Further lessons begin with an overview of the topic (for example, optimization), followed by a discussion of the main concepts and a few examples that illustrate the ideas using Wolfram Language functions for symbolic computation, visualization and dynamic interactivity.
The videos range from 8 to 17 minutes in length, and each video is accompanied by a transcript notebook displayed on the right-hand side of the screen. You can copy and paste Wolfram Language input directly from the transcript notebook to the scratch notebook to try the examples for yourself. If you want to pursue any topic in greater depth, the full text notebooks prepared by John Clark are also provided for further self-study. In this way, the course allows for a variety of learning styles, and I recommend that you combine the different resources (videos, transcripts and full text) for the best results.
Each lesson is accompanied by a small set of (usually five) exercises to reinforce the concepts covered during the lesson. Since this course is designed for independent study, a detailed solution is given for all exercises. In my experience, such solutions often serve as models when students try to write their own for similar problems.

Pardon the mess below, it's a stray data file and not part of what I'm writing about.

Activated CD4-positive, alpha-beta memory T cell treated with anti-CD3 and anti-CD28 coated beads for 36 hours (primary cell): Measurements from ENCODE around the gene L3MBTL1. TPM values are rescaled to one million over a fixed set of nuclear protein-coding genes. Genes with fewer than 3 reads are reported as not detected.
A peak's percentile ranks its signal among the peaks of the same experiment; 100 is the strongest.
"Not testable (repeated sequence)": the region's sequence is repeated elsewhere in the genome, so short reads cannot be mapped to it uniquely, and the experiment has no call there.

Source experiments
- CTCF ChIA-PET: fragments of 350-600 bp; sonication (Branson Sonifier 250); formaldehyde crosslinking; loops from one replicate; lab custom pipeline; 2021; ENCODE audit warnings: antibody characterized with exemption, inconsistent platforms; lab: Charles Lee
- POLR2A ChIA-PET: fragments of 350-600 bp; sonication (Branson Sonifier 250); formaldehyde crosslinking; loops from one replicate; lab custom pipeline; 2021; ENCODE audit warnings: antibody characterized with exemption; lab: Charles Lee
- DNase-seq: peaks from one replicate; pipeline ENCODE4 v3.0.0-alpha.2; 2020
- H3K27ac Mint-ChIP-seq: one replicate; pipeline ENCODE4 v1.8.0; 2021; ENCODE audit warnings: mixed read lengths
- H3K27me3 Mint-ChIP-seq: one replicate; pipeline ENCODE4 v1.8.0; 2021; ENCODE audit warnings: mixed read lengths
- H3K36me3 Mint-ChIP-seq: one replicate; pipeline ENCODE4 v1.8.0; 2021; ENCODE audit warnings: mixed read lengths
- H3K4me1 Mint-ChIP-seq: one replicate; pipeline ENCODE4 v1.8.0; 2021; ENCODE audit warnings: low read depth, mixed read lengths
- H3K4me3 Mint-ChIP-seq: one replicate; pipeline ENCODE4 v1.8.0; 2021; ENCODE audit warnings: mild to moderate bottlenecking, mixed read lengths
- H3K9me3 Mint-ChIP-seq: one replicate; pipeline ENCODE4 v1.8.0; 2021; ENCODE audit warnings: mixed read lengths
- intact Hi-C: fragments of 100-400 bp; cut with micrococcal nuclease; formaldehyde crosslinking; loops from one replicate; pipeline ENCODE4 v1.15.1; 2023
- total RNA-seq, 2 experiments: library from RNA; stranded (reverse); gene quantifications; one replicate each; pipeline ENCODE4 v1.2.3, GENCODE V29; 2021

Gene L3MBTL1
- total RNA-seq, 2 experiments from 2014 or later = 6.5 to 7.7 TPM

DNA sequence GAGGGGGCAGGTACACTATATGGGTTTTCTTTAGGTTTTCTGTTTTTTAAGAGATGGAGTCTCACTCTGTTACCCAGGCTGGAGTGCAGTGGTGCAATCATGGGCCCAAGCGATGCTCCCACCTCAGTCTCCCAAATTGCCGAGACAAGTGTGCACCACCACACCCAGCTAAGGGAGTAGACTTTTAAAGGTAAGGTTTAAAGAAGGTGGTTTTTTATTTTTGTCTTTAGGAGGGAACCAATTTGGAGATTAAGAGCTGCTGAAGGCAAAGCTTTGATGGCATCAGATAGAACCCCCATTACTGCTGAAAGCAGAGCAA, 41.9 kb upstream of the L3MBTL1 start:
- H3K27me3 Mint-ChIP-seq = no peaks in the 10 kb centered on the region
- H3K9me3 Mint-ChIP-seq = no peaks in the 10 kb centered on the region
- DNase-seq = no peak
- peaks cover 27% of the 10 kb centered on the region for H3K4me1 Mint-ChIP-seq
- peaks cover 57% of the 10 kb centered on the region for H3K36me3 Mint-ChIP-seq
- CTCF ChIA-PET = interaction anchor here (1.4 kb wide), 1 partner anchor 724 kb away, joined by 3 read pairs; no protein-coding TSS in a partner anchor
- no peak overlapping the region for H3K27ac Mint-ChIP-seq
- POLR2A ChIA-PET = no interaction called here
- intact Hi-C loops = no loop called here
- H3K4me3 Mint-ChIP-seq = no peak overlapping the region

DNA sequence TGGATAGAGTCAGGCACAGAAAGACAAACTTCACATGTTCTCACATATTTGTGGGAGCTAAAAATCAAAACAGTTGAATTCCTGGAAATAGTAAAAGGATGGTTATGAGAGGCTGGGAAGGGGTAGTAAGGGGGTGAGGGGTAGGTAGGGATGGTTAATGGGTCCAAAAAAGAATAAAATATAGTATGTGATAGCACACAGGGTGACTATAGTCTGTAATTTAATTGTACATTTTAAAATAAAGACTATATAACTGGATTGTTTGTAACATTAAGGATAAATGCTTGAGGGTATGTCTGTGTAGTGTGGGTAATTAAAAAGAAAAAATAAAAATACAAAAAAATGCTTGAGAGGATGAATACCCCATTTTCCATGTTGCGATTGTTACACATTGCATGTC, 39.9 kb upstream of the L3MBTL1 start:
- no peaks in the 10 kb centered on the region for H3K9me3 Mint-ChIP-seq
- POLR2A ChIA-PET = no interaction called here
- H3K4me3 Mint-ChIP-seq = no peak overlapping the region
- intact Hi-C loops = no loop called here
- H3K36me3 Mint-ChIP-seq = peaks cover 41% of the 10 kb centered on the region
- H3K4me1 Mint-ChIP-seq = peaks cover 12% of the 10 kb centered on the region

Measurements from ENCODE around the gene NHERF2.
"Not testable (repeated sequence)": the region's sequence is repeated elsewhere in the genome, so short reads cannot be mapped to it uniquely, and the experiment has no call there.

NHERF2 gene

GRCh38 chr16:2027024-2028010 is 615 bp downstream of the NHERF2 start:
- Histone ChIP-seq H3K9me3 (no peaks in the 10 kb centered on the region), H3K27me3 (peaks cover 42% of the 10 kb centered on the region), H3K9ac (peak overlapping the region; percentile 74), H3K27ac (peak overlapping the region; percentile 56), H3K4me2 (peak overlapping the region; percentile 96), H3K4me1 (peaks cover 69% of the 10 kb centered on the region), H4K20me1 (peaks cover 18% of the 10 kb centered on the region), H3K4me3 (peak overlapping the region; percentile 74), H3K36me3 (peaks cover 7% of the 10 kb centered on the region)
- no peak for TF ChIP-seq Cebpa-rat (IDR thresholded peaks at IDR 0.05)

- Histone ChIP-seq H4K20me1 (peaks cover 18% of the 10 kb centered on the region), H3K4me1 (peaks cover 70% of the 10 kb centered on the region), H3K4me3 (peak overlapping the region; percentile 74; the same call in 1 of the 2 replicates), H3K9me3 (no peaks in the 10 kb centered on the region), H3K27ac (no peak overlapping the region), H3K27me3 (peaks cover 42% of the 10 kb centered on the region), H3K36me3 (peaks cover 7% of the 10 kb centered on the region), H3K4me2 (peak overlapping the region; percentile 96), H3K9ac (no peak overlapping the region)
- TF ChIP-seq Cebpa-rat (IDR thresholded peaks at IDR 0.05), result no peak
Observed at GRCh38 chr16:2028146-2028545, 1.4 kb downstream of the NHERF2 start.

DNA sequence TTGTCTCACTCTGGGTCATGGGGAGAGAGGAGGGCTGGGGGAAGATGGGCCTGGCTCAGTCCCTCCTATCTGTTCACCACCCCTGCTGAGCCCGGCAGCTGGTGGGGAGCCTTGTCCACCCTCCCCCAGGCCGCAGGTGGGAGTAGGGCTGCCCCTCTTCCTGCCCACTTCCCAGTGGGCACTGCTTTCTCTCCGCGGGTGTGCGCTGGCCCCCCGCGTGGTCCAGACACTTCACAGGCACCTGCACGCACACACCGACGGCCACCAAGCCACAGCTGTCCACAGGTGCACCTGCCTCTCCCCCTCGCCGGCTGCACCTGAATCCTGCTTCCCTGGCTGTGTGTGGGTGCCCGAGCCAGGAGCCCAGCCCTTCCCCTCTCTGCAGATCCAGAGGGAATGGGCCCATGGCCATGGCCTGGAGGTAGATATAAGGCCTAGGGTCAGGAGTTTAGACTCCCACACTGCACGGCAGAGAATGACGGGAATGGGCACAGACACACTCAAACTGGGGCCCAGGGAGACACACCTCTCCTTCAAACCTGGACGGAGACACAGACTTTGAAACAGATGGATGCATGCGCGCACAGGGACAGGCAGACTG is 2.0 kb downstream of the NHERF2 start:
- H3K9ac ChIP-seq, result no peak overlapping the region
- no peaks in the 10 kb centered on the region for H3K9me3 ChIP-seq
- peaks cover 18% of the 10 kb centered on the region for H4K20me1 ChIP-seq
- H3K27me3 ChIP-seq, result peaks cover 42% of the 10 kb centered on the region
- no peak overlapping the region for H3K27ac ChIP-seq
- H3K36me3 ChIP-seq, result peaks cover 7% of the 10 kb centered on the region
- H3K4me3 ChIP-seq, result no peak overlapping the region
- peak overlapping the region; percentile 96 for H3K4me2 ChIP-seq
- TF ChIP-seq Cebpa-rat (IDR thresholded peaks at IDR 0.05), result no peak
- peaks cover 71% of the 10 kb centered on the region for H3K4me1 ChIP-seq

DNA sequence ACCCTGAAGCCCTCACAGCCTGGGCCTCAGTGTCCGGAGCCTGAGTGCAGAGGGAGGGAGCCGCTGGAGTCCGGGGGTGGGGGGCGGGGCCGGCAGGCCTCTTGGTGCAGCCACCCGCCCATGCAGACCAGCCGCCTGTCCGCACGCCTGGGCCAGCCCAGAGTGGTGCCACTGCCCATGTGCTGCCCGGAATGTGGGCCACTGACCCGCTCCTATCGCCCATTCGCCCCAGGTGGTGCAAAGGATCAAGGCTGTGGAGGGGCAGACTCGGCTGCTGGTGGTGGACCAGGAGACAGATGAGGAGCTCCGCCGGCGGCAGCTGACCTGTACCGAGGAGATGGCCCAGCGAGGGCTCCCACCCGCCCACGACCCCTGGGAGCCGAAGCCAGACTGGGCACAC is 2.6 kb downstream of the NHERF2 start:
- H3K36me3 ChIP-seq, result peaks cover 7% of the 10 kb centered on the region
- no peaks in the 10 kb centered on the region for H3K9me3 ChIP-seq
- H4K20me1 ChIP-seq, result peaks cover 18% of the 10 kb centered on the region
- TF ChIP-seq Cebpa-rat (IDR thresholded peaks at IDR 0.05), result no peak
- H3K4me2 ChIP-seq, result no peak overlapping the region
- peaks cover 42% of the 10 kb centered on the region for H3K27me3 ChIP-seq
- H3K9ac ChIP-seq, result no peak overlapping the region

The following shows an exercise from the lesson on volumes of solids:
Like the rest of the course, the notebooks with the exercises are interactive, so students can try variations of each problem in the Wolfram Cloud, and also rotate graphics such as the bowl in the problem shown (in order to view it from all angles).
The calculus course includes 10 problem sessions that are designed to review, clarify and extend the concepts covered during the previous lessons. There is one session at the end of every 3 or 4 lessons, and each session includes around 14 problems.
As in the case of exercises, complete solutions are presented for each problem. Since the Wolfram Language automates the algebraic and numerical calculations, and instantly produces illuminating plots, problems are discussed in rapid succession during the video presentations. The following is an excerpt of the video for Problem Session 1: Limits and Functions: